There were such high hopes for this.
On paper, Gore Verbinski’s latest psychological thriller checked all the usual horror film requirements. There is the gorgeous, painting-esque cinematography, a cast of strong and familiar actors, as well as trailers that nails the eerily, unsettled tone. The ones that tease with just enough cryptic bread crumbs, to intrigue cinema-philes everyone.
But in an odd directorial choice, the Gothic thriller trips mid-film, by overcompensating on the suspense, with numerous more-than-subtle nods, to make the finale fairly predictable.
The film’s premise is fairly simple enough. Lockhart (Dan DeHaan) is an ambitious young Wall Street up-and-comer who is sent to a sanitarium in the Swiss Alps, to bring back the company’s CEO who has refused to return.
There’s just one tiny wrinkle to this plan. No one, be it patients or visitors, ever leaves.
The film cleverly explores the idea of the sick plaguing today’s corporate culture and their position in the senseless rat race. Home to many successful bigwigs from all around the world, the sanitarium/facility offers a “cure” to ridding their minds and bodies of the stress that modern society brings.
Set against the stunning backdrop of the Swiss Alps, the art direction is a tour-de-force. Every shot feels right at home in a museum, with lush surroundings, and even the shots within the facility showcases the Eastern European Gothic vibe the film takes its influence from. Everything in the frame is perfected crafted, to encase the beautiful castle in a bubble lost in time. Not surprisingly, this also kind of makes sense, to serve the narrative.
Audiences explore the facility through Lockhart, but as talented as the DeHaan is, he might be a little miscast (and young) to play a corporate vulture. His performance comes across as a little derivative, and he acts like the younger brother to Leonardo DiCaprio’s character in Shutter Island, which is also a movie about visitors to a sanitarium. Heck, the both of them even look alike at certain angles.
But Lockhart begins to crack and second-guess his own sanity the longer he stays within the four walls, and let’s face it – DeHaan excels when he’s playing a brooding character, struggling to find his identity.
The rest of the supporting cast also put up a strong performance, especially Jason Isaacs, who plays Dr Volmer, the facility’s director. There’s little doubt that something’s not quite right with the facility, along with the treatments provided but Isaacs’s consistent performance is the only thing reassuring Lockhart (and the audience) that it’s all in our heads.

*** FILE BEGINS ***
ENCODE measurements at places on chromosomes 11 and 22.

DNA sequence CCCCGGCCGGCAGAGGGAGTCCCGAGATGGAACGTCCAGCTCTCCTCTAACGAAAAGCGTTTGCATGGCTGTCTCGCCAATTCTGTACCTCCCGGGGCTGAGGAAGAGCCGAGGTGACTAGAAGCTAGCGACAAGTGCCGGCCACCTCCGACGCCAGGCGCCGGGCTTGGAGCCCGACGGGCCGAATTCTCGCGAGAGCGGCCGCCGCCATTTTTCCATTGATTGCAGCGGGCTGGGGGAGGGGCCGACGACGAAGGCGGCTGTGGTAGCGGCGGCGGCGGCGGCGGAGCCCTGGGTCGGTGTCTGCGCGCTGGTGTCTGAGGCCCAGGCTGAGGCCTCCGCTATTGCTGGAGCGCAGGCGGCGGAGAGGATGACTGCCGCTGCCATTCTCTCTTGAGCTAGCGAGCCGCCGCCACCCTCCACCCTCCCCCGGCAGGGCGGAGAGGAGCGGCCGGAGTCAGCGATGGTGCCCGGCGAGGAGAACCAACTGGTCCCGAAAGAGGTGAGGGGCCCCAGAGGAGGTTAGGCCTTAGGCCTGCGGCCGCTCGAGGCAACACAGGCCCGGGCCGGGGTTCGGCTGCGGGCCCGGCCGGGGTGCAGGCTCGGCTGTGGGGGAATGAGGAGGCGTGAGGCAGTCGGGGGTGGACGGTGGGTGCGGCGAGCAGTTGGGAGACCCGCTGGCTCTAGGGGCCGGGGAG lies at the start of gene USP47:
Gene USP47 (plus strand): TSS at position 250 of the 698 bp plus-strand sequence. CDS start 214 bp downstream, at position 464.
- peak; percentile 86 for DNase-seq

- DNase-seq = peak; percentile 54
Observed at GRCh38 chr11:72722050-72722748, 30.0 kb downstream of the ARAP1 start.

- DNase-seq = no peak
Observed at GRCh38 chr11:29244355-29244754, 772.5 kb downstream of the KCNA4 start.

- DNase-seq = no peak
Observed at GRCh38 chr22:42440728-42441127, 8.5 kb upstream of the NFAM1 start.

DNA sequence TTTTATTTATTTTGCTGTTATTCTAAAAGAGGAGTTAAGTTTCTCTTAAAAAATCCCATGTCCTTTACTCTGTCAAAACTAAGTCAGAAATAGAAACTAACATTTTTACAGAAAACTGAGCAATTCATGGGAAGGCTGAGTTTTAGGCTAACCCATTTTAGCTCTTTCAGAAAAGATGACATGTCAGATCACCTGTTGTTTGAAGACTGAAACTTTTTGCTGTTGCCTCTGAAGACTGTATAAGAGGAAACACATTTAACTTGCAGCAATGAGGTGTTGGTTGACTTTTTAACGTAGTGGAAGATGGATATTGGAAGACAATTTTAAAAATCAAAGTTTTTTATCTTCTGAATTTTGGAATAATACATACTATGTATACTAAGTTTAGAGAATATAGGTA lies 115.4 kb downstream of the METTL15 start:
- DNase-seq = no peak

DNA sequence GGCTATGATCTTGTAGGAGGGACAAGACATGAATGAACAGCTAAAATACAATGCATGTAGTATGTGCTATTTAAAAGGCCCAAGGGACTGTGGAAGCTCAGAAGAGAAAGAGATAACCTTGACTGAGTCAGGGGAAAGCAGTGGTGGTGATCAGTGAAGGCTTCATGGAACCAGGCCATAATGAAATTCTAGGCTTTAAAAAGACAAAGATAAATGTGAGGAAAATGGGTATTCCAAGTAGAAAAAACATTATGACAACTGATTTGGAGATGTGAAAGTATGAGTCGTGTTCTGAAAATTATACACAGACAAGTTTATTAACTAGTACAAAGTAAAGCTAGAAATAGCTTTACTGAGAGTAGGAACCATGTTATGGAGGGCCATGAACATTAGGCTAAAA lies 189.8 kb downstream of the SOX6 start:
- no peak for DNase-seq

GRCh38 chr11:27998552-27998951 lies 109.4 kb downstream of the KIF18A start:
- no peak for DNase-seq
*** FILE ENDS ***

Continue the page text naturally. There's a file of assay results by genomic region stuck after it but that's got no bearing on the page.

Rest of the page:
However, while the is plenty of built up suspense in the first half of the movie, it is also severely underserved by Verbinksi’s heavy-handedness in resolving the mysteries. Pay-offs only work when we are introduced to a certain motif, which is then subtly referred to again and again, such that when the ending culminates into a grand unveiling, the audiences retrace their steps to identify what had been missed. In A Cure for Wellness though, the subtle teasing occurs far too often, such that audiences can already guess the surprise way before it happened, rendering the unveiling ineffective.
And while filmmakers should be supported in allowing a film to run as long as it needs, to be to tell their story, the 2.5 hours runtime here is definitely unnecessary. In fact, the film feels like there has been one act too many. There were plenty of moments (including the set-ups mentioned above) that could have been trimmed for a tighter film. Instead, the extra time paved the way for audiences to stay ahead of the characters and the story. This might still work had Verbinski subverted audience expectations, but he didn’t and that was disappointing.